WS 3030 Feminist Theories
Fairy Tale Analysis
Assignment: You will suggest orally to the class how a particular feminist theorist would re-write a fairy tale. Your presentation should allow for a brief discussion. Your presentation should
- analyze the gender assumptions in the story
- make use of feminist theory to illuminate the way in which gender is understood and used in your example.
Purpose: Analyzing fairy tales will help you put theory to work.
Method: Choose a fairy tale from the Grimm brothers, Charles Perrault, or Hans Christian Anderson in which women are main characters. Provide your fellow students with a handout in which you list the main points of the plot and the main points of your analysis.
Your presentation should be devoted to a feminist analysis of the story itself.
Fairy Tales --
Kay F. Stone posits in her essay, "Feminist Approaches to the Interpretation of Fairy Tales" that three schools of feminist criticism of fairy tales exist. The first school in early feminist writing argues that fairy tales were critically considered "as one of the many socializing forces that discouraged females from realizing their full human potential." This early school of feminism relied on the assumption that women are separated from and wrongly considered unequal to men. Later feminist scholars such as Marcia K. Lieberman ("Some Day My Prince Will Come: Female Acculturation through the Fairy Tale") ascertained that heroines in fairy tales are reduced to a state of passivity, submissiveness, and helplessness. Lieberman and Karen Rowe are a second school of feminists who view fairy tales with "happily ever after endings as the repositories of dreams, hopes and fantasies of generations of girls." Thus, Prince Charming" is actually a villain for whom girls foolishly wait. This second school relies on the assumption that "women were naturally separate from men and rightly superior." Critics such as Marie Louise von Franz (The Feminine in Fairy Tales) and Madonna Kolbenschlag belong to a third school of feminism which relies on the assumption that men and women are separate but could be equal if men shape up. (http://www.gwu.edu/~folktale/GERM232/bearskin/web%20pages/Feminist.html)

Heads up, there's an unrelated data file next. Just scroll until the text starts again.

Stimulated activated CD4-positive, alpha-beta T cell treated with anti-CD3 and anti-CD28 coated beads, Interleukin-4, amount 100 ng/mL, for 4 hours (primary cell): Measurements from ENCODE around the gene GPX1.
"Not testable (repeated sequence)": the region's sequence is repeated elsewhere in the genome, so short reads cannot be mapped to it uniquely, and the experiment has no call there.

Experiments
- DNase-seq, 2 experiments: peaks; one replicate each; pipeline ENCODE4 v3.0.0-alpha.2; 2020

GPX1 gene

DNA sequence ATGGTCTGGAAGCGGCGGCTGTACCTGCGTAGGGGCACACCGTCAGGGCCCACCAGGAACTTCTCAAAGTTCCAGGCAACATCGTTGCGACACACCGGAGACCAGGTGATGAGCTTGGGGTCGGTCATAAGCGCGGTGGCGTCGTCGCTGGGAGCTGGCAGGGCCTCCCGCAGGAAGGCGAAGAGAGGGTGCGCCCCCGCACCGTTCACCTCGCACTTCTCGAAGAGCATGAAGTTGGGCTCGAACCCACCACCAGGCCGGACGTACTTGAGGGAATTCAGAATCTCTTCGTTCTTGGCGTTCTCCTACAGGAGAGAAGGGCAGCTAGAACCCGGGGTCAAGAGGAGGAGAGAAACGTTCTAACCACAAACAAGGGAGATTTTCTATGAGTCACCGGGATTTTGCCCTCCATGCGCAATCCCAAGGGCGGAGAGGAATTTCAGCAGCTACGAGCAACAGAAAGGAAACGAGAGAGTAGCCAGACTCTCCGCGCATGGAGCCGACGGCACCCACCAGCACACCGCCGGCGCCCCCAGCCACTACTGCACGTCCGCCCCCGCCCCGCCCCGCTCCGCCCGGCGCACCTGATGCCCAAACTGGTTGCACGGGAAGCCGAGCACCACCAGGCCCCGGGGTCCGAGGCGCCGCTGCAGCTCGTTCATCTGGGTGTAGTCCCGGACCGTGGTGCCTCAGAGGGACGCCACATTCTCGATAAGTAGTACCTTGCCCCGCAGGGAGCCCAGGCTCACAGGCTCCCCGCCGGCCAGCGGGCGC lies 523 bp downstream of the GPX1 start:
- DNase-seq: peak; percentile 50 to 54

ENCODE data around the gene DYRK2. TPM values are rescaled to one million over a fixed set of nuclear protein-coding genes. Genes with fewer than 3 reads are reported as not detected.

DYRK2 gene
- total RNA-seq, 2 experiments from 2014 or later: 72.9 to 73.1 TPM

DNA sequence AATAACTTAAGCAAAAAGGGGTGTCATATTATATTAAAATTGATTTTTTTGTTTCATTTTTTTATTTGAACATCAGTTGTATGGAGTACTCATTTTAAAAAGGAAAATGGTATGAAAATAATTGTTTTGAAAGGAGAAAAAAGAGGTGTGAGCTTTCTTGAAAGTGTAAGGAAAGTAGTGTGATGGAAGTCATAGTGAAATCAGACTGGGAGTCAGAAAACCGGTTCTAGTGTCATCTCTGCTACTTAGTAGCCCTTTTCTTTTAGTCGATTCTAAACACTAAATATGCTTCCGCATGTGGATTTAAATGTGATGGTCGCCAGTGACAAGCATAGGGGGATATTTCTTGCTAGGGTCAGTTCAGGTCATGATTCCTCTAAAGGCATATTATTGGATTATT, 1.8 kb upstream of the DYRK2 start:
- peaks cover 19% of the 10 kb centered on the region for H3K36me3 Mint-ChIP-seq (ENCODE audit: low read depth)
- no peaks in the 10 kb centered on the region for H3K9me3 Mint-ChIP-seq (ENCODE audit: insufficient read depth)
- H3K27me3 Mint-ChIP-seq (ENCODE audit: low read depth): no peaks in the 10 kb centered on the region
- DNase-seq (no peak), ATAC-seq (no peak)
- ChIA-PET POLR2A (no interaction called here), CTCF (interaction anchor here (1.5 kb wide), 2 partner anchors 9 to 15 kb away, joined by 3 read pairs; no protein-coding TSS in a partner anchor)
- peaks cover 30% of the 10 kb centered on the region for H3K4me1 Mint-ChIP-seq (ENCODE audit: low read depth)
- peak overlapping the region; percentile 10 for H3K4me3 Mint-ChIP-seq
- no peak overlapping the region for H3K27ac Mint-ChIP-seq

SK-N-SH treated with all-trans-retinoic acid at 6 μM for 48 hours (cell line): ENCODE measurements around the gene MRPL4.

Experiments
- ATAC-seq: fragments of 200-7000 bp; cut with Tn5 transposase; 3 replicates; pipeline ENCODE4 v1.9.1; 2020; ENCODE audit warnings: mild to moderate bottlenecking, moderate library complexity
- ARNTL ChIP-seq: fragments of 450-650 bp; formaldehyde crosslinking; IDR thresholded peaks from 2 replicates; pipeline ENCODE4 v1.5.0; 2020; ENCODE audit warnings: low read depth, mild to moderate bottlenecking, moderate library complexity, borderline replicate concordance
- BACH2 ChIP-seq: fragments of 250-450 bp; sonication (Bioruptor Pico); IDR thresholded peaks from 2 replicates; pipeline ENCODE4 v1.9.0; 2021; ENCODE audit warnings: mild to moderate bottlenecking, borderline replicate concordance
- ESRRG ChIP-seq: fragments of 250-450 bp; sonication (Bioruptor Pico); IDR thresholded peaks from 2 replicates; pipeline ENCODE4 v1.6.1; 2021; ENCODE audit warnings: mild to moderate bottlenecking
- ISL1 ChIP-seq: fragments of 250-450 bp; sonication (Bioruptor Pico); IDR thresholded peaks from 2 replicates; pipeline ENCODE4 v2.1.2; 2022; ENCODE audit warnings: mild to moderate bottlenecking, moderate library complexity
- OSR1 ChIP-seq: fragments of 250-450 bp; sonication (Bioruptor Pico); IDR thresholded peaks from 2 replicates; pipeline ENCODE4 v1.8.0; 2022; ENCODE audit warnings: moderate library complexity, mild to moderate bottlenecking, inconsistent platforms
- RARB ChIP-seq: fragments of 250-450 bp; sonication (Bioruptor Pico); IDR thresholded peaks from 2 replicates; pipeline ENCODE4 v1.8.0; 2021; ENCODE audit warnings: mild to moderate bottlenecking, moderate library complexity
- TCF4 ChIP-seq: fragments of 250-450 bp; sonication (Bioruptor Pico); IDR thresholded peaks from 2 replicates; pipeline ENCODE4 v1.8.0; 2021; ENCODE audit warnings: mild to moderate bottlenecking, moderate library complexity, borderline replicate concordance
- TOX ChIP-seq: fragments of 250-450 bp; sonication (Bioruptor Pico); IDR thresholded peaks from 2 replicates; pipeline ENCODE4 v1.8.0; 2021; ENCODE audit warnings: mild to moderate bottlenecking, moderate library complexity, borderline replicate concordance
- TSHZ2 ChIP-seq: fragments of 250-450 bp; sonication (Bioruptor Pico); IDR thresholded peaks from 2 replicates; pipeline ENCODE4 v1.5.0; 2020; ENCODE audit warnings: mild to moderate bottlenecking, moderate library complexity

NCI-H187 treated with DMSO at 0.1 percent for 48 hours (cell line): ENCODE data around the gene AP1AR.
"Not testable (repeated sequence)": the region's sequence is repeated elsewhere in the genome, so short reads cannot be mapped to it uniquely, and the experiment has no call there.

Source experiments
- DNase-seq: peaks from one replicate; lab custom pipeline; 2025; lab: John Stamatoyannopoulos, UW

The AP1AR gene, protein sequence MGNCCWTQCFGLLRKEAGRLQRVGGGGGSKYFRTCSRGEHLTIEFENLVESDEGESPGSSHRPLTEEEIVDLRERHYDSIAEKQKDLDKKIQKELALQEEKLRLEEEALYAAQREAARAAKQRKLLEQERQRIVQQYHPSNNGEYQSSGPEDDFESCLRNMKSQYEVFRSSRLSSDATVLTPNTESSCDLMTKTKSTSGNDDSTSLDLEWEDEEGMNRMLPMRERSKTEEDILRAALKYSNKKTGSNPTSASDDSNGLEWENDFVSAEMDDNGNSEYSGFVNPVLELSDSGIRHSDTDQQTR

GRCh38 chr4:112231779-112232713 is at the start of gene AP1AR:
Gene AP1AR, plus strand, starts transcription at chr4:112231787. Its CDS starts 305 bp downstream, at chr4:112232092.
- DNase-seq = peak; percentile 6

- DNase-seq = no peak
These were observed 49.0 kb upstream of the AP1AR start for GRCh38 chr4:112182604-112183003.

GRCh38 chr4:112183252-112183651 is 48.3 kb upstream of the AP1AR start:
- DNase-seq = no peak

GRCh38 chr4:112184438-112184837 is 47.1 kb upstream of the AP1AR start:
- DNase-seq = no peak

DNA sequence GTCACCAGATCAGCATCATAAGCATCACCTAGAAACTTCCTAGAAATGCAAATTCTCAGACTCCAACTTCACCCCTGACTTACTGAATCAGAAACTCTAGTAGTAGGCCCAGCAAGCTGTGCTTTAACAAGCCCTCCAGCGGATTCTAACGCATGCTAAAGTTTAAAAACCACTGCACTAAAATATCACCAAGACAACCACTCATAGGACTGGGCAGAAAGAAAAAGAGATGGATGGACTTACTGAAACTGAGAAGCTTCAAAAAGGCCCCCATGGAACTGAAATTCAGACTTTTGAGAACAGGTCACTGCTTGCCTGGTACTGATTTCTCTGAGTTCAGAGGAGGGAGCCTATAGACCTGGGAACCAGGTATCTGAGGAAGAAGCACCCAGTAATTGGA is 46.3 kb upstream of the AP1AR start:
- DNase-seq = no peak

Note: Haase, Donald, editor: Fairy Tales and Feminism: New Approaches (Wayne State University Press, August 2004) An excellent collection of 11 essays from top fairy tale scholars, expertly compiled by the editor of Marvels and Tales: The Journal of Fairy Tale Studies. These essays examine fairy tales in both historic and contemporary contexts, while drawing on folklore traditions the world over.